Hyperparathyroidism & Big Head

The parathyroid glands are two pairs of glands, one on each side of the neck near to the thyroid glands. They secrete the hormone Parathormone which regulates blood calcium. When the blood calcium level falls (hypocalcaemia), more parathormone is secreted and this stimulates bone remodeling, releasing extra skeletal calcium into the blood to raise the blood calcium level back to normal. Calcium is also retained at the kidney by resorption instead of being lost in the urine. Blood calcium level is strictly maintained within narrow limits and when the level drops, for example by being excreted into the milk of a lactating mare, skeletal calcium reserves are mobilized to maintain blood levels. Parathormone controls this ebb and flow of calcium in conjunction with another hormone, calcitonin.

If dietary calcium supply is inadequate, or if the diet contains more phosphorous than calcium for a prolonged period, then there is constant demand for skeletal calcium to maintain blood levels and the parathyroid glands have to work overtime to produce parathormone continuously. Long term the glands will enlarge in response to extra demand giving rise to the name hyperparathyroidism. The skeletal effects of this continuous drain on calcium weakens the bones which respond by adding more fibrous tissue. This results in demineralized bone being replaced by fibrous tissue in the condition called fibrous osteodystrophy. Bones become soft and prone to fracture. Bone surfaces may tear away where ligaments attach and exert a pulling force. The bones of the face and jaw enlarge and develop rounded contours giving rise to the name ‘’Big Head’’. Other old names for the same condition are Bran Disease and Millers Disease which relate to the habit of millers to feed bran to their own draft horses as it was a cheap by-product. Bran has very low calcium and high phosphorous content and caused the disease when other calcium supplies were lacking. We now know that equine diets should have a Calcium: Phosphorous ratio in the range 1.8: 1 to 2.2: 1.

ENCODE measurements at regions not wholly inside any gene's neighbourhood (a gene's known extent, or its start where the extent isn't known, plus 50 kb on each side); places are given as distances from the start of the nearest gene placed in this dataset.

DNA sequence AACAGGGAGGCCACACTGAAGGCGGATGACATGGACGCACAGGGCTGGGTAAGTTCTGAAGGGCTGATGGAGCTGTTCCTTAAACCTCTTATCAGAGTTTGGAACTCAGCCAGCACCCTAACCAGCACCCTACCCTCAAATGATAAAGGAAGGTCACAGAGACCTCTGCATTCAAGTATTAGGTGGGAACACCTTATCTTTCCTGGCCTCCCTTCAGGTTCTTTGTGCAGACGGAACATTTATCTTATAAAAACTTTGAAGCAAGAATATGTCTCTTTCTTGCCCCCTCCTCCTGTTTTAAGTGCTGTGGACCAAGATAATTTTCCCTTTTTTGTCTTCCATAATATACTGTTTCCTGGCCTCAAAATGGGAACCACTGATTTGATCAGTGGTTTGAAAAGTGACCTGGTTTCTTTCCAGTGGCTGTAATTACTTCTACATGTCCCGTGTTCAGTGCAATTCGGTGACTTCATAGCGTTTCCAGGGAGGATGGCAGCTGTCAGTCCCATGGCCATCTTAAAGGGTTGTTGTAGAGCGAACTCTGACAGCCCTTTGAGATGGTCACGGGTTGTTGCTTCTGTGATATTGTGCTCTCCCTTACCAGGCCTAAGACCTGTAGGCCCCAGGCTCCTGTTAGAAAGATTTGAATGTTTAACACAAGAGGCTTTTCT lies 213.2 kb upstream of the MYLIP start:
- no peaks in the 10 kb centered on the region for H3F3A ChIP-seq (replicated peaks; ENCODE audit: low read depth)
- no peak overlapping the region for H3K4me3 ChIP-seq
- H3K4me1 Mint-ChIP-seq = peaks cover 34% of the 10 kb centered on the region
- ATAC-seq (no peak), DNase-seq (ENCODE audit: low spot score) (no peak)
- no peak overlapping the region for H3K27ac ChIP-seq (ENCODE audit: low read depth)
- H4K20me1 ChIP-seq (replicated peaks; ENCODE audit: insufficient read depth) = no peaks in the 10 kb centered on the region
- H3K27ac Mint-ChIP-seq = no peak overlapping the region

One of the common causes for the problem is the presence of oxalic acid in several strains of tropical pasture grasses like Rhodes, Para grass, Kikuyu, Napier, Signal, and others. This chemical combines with dietary calcium to form insoluble calcium oxalate which renders the calcium unavailable for absorbtion from the horse’s gut. The solution to this problem is to raise dietary calcium intake by means of calcium supplementation, usually ground limestone or other form of calcium carbonate. This can be added as a supplement or included in a high calcium manufactured feed to prevent problems as well as to treat the condition.

in    0